Never though much about Bosch alternators, corrosion was always a major problem with these things. Circuit shown in Nick's drawing is not quite complete, these units are internally sensed. A wire from the positive battery output to the VR is missing. A spade lug terminal kind of thing that corrodes.
Field voltage is supplied by a diode trio that works in conjunction with the three main negative diodes to produce a 14.5 V 5% ripple voltage to the voltage regulator and is also, "inputed" via the D+ input.
What the diode trio does, is to isolate the field circuit from the main battery output, so when the alternator is stopped, no field current loading is presented to the battery. That would result in a dead battery if connected directly to the main diode output.
But when the alternator first starts spinning no output voltage is generated because the diode trio output is zero volts. It does need help so a very small voltage is required at the D+ terminal to get the ball rolling. At start up, the battery voltage is greater than the output diode voltage, these diodes are reversed bias, so there is no load on the stator so its voltage builds up. As you can see in the circuit typically a 194 bulb that limits the D+ input current is all that is needed.
First sign is when you turn on the ignition switch, that charging lamp should come on bright. The voltage at the D+ terminal will only be a couple of volts. As the stator voltage builds up, the diode trio outputs the same voltage as the main diodes, and since the other end of this bulb is connected to that main diode output, it should go out. If the lamp glows dim, a sign of either an open main or trio diode.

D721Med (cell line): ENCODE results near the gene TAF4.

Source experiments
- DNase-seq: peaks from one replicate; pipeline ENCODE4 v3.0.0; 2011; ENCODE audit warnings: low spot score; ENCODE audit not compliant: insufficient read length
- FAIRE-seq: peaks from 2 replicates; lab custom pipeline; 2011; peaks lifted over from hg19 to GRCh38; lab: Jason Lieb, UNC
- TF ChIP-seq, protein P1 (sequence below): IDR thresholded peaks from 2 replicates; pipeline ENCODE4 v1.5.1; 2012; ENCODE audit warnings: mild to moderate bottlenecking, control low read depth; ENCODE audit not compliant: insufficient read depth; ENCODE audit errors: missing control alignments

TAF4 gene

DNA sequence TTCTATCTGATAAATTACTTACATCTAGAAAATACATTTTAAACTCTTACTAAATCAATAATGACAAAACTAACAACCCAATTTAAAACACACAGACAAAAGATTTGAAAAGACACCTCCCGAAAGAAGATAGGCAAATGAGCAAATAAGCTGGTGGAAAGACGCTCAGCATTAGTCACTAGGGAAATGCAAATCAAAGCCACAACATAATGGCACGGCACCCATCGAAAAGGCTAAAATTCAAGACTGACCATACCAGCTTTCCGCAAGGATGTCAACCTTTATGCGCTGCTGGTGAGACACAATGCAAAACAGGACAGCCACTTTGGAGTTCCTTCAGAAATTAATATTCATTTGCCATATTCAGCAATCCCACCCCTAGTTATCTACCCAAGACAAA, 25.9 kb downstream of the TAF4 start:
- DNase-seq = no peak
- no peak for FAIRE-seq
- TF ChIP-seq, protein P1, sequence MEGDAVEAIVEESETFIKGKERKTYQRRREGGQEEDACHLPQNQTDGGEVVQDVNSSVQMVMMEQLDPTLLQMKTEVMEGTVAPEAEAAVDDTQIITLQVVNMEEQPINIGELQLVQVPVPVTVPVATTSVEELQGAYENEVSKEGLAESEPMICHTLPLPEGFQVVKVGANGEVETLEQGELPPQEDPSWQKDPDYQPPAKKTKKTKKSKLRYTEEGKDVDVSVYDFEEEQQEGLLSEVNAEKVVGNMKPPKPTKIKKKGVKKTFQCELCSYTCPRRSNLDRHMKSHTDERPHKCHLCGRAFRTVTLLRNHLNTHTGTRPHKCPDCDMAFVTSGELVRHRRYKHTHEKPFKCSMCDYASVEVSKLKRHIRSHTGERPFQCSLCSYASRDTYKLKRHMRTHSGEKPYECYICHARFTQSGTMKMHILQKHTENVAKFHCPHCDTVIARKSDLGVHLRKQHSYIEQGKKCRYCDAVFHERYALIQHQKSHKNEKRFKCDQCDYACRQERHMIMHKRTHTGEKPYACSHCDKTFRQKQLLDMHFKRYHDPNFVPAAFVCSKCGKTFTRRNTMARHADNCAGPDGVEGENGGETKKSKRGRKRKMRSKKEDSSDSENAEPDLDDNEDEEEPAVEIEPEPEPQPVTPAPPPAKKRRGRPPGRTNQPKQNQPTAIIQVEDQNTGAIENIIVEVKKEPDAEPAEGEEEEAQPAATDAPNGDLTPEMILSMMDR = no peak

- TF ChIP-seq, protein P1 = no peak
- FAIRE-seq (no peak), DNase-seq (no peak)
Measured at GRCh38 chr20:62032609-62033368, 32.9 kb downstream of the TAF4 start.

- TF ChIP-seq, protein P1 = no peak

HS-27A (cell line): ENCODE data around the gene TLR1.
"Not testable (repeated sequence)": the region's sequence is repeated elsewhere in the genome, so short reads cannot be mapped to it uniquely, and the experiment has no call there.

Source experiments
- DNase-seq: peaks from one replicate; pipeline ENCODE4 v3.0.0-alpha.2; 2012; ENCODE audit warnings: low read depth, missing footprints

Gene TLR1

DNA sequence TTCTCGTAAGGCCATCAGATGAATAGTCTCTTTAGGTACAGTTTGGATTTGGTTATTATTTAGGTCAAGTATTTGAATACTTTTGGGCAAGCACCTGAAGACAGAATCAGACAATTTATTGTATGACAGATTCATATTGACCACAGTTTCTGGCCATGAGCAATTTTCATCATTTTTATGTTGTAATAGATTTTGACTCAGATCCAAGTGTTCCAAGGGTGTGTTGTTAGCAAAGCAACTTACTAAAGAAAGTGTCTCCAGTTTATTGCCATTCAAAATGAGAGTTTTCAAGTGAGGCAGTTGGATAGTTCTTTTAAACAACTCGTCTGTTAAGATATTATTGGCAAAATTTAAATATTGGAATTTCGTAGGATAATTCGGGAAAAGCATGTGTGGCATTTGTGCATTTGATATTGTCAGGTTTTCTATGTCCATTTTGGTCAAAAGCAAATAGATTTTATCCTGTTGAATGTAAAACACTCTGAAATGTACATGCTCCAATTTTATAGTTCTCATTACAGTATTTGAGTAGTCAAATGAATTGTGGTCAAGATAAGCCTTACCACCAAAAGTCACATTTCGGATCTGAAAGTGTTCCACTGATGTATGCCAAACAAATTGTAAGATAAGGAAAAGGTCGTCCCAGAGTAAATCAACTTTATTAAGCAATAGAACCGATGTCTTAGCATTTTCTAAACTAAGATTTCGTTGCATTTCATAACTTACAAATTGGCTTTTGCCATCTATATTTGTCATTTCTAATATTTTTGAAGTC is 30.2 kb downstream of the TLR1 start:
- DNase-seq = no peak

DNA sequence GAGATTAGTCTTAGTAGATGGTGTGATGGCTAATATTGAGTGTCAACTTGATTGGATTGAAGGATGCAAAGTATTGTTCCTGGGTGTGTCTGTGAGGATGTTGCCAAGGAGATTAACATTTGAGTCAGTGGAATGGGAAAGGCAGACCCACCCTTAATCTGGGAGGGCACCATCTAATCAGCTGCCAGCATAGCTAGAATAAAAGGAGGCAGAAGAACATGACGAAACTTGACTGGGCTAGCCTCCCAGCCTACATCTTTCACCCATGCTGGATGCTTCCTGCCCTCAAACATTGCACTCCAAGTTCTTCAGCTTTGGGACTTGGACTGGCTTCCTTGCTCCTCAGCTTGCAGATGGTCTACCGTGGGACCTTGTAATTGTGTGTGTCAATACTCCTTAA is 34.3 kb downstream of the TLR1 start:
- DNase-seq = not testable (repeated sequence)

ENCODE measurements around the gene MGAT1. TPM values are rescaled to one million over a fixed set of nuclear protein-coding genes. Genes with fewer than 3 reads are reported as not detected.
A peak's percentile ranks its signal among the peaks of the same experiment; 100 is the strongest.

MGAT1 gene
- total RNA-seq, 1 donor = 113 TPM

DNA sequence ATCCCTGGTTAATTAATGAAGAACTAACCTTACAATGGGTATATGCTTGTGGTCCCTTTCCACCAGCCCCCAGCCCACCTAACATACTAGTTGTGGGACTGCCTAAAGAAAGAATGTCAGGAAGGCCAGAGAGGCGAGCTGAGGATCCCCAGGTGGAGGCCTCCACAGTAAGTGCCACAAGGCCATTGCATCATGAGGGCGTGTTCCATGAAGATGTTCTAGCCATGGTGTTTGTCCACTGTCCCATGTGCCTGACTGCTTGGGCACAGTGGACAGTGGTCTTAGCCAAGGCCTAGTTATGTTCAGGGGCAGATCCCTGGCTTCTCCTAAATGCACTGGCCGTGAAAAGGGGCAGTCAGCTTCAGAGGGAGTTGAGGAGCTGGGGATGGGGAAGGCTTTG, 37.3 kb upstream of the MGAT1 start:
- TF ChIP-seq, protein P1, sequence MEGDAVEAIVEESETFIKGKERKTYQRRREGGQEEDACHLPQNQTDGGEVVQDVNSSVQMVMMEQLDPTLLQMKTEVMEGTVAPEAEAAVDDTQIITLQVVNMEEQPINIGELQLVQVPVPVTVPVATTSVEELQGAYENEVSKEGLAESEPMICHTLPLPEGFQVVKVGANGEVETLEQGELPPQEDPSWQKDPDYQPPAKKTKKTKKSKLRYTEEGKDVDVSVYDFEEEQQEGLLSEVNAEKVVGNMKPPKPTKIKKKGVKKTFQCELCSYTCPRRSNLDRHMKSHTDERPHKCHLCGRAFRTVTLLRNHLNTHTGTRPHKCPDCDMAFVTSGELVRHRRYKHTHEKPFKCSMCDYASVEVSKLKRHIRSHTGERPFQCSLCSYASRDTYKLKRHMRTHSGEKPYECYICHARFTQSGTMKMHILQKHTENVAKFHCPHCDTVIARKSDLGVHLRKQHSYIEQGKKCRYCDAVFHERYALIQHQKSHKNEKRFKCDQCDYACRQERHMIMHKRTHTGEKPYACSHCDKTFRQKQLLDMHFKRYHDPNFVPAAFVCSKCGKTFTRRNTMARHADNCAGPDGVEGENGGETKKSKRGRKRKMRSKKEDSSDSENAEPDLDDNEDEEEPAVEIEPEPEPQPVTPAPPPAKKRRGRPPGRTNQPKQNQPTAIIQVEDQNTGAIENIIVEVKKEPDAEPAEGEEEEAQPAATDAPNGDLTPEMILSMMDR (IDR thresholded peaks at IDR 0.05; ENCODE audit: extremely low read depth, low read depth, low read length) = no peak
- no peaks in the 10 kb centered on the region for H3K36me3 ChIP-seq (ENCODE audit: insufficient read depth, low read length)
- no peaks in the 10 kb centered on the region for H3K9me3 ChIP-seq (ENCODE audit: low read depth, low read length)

I worked on one these recently, the real bitch was separating the case halves, the stator is in the front half, its wires go to the rear half, and that stator was corroded in tight. Don't dare pull on the halves, that will break the stator wires. I tossed it in my chamber and heated it to 400*F, and by tapping on the front case halve, finally broke it free. If only Bosch used anti-seize. Major problem with this one was the slip rings were coated with copper oxide, an excellent insulator, so just wouldn't start up. Brushes were hardly worn, VR terminals were all corroded. Just gave it a good clean up, used anti-seize on the stator core to make it easier for the next guy, but don't know why.
Front and rear bearing had the usual dried up very little grease in them, after a good cleaning, checking the balls and races for pits, they were fine, and got filled with great Wolf's high temperature red bearing grease. Just saying, didn't spend a dime for parts, was all janitor type work. But something about German aluminum and copper, not as good as ours.
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